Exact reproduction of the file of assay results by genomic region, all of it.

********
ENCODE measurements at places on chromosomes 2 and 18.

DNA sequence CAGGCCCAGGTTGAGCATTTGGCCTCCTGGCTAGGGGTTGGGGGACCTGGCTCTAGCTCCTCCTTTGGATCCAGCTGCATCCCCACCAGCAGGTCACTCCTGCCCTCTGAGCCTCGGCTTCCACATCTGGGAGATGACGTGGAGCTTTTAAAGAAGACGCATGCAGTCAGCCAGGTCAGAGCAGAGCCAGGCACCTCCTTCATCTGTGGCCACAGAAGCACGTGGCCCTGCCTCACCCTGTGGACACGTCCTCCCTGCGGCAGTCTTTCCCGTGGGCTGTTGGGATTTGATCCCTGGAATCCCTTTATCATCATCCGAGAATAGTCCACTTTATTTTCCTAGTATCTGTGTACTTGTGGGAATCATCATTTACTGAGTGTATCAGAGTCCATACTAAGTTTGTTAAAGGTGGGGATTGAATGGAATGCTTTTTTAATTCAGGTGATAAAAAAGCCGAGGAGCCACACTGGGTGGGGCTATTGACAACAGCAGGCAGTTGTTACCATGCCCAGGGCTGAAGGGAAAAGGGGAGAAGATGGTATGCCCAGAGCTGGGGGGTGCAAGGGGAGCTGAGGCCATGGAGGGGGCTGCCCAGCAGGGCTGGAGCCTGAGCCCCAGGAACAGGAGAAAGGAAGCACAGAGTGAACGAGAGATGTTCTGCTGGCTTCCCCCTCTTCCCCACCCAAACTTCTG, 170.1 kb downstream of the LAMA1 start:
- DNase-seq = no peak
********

ENCODE measurements at places on chromosomes 2 and 18.

DNA sequence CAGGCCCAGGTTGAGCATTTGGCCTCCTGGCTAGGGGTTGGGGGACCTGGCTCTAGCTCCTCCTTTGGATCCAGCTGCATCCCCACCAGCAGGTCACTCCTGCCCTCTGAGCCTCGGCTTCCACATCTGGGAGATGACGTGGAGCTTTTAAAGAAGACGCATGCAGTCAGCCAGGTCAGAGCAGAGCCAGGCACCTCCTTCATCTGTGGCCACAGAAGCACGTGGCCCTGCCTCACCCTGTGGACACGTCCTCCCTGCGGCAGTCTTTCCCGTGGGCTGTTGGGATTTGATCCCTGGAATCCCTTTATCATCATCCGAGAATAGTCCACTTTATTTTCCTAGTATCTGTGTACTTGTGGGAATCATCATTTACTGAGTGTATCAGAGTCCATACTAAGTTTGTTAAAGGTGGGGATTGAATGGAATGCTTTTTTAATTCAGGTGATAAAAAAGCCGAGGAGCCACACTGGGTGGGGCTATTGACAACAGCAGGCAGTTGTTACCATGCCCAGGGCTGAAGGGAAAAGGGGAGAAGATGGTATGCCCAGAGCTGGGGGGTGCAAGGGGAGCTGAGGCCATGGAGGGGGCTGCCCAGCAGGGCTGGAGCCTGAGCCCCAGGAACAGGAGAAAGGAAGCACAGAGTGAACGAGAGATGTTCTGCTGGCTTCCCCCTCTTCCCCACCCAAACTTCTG, 170.1 kb downstream of the LAMA1 start:
- DNase-seq = no peak